Parenting UK offers wisdom you can trust
Bridget Galton finds the centre’s chief to be full of sound advice WHEN TV producers feed our gleeful fascination with watching other people s badly behaved kids, they can give parenting advice a bad name. Programmes like Brat Camp, Supernanny and Driving Mum And Dad Mad may offer expert tips on tackling parenting prob
WHEN TV producers feed our gleeful fascination with watching other people's badly behaved kids, they can give parenting advice a bad name.
Programmes like Brat Camp, Supernanny and Driving Mum And Dad Mad may offer "expert" tips on tackling parenting problems - but do they help children by broadcasting their challenging behaviour on TV?
Parenting UK is the umbrella organisation responsible for the sector: informing, supporting and regulating professionals who offer parenting advice.
Based in Highgate Road, Highgate, they promote good practice by:
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o Developing training materials for the likes of schools, nurseries, voluntary groups or Primary Care Trusts to run parent sessions.
o Setting up networking meetings and websites for professionals to share ideas and access information about provision in their region.
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o Sending its 1,500 members regular news bulletins on national developments, latest research and new resources.
o Developing national standards for the sector and a curriculum for training parent support workers.
Chief executive Mary Crowley says: "We were set up in 1995 because work with parents was growing and there was no regulatory body. Anyone could put up a plaque saying they offered help - but there was no quality assurance. Parents wanted to know how to tell if the advice they were getting was any good."
The mum-of-five says parenting provision has mushroomed since Labour's Supporting Families policy paper in 1998 pledged access to parental help.
At the time, many were furious at Parenting Orders sentencing parents to receive help as punishment.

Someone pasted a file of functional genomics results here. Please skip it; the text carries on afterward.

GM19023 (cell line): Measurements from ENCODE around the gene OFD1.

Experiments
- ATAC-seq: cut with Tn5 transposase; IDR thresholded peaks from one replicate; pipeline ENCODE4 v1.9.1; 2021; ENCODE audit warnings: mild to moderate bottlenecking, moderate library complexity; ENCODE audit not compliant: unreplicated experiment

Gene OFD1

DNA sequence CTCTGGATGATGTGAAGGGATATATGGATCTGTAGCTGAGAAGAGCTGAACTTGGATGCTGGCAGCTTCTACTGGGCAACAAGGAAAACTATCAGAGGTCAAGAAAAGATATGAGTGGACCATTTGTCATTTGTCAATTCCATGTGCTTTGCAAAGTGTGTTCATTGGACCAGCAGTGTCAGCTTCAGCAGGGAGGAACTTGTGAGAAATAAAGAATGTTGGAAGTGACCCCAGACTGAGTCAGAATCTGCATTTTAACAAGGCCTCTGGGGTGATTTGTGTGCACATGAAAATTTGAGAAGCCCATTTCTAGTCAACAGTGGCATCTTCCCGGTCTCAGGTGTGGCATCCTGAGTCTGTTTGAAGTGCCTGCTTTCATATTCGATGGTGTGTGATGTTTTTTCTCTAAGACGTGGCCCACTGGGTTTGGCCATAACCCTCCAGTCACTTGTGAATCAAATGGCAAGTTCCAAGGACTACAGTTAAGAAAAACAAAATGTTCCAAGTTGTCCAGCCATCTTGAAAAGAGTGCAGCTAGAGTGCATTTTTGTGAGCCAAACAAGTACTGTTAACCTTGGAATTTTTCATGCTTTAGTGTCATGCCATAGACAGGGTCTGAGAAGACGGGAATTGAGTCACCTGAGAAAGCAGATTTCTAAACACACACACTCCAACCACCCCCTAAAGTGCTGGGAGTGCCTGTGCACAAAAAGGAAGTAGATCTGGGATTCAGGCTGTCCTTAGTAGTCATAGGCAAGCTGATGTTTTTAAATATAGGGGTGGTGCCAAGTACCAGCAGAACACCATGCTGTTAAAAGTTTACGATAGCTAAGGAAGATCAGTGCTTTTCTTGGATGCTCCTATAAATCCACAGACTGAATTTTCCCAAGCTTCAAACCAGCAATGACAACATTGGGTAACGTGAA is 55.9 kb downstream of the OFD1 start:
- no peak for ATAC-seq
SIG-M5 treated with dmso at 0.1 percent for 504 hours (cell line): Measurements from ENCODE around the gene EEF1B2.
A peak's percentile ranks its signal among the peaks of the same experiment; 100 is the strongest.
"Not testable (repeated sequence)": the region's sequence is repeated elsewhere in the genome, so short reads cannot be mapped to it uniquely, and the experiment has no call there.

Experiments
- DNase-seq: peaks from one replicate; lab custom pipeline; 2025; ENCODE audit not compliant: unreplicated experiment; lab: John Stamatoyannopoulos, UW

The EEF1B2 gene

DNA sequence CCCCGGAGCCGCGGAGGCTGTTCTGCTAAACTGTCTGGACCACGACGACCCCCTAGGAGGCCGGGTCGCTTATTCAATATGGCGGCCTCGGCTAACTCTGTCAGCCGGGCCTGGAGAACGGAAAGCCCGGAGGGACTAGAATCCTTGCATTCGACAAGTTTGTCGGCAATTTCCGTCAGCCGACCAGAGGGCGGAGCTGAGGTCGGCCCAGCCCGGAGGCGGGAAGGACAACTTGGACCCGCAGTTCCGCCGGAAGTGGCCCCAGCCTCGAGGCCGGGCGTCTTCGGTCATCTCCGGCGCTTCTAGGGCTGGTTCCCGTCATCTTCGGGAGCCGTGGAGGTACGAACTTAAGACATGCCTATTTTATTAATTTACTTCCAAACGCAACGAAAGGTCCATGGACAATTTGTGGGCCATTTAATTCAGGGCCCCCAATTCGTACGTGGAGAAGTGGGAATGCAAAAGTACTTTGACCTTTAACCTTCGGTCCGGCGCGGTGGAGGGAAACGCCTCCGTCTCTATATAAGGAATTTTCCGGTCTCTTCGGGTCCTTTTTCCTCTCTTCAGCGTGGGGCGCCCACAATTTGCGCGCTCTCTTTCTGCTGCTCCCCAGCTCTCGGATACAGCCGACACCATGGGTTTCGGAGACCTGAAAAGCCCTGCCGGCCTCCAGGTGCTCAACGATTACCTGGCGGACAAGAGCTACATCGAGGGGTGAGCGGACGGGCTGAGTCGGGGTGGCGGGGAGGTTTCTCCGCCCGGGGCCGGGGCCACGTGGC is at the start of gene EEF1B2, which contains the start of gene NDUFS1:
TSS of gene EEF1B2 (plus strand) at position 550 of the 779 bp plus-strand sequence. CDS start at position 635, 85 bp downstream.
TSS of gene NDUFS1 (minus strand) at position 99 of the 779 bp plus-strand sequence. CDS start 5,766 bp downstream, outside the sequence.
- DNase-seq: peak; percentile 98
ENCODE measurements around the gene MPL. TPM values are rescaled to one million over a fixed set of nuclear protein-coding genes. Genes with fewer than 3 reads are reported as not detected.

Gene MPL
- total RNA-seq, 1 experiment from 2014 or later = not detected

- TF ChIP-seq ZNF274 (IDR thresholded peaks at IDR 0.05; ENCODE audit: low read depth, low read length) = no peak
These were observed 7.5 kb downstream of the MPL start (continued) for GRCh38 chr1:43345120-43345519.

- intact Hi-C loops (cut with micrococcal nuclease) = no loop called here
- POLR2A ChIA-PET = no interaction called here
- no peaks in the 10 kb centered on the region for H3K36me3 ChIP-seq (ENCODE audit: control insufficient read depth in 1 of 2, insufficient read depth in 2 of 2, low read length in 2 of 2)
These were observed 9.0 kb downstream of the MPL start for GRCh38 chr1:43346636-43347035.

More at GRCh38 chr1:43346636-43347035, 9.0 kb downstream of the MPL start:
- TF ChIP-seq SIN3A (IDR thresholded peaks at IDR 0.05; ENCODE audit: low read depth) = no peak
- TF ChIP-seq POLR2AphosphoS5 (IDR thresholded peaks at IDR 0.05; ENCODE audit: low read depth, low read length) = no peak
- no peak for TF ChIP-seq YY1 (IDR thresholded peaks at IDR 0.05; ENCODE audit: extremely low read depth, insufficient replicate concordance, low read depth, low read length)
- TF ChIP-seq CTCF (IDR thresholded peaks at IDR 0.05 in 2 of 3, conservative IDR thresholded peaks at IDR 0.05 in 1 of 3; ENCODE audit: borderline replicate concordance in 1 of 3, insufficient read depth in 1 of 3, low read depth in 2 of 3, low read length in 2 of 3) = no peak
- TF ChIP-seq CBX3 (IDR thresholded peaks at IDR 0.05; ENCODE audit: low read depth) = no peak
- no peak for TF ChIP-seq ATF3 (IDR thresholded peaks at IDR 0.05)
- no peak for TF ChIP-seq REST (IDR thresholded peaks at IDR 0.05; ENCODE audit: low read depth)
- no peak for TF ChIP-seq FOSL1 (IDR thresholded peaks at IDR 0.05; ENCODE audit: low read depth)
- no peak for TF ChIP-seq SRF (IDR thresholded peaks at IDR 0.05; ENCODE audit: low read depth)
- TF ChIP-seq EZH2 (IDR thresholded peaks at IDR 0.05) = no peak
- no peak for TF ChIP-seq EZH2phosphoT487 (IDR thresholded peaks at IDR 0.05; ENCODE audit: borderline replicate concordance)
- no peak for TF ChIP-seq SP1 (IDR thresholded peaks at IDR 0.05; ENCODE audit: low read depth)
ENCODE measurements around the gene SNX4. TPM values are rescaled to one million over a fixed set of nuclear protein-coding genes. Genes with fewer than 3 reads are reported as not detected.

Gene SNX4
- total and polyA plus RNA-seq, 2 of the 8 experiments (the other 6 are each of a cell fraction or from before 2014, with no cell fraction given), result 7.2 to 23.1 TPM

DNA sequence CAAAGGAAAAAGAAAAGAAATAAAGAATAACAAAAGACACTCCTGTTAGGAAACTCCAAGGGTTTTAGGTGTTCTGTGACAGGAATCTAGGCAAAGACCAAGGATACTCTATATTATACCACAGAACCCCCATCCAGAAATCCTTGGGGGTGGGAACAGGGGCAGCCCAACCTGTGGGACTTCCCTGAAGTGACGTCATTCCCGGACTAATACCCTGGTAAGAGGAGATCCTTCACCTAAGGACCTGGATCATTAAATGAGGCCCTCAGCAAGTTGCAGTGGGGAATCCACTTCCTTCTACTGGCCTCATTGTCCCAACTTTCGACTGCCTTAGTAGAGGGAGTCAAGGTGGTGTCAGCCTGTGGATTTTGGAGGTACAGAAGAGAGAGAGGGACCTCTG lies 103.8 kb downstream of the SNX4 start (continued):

But Crowley says: "There's a lot of talk about stigmatising and the nanny state but people don't feel punished by an offer of help.
"A few parents feel resentment but 90 per cent say they would recommend it to other people. They come along expecting to be told they are bad parents and instead they are asked what would help? How does it feel? What are the problems?"
Crowley feels the explosion of TV programmes is problematic - not least because of the incompatible demands of coaching and counselling versus making "good TV".
She says many are "behaviourist" focusing on problems, such as controlling the child and setting boundaries, rather than on skills. "There is more to being a good parent than making your child jump through a series of hoops. And there are issues of children's privacy and respect for the child who is shown behaving appallingly.
"We always warn parents it will be cut to make it entertaining. It won't come out as they expect."
But such programmes have at least removed the stigma from parents seeking help, says Crowley. She believes parenting should be taught in schools and says the state should interfere in families because: "The world has changed dramatically. People have moved away from their normal source of support and, for most people, the first baby they hold is their own.
"We also have to improve the life chances of a child being badly brought up and have a duty to protect society from a toxic child who becomes anti-social."
Her first parenting course, taken when she was pregnant with her fifth child, was "a road to Damascus" which she wished had happened years before.
"You think it's about fixing the child - but what you are fixing is the parent. When you learn about parenting you confront yourself, not your child. It's not what the child is doing, it's about how you feel about it.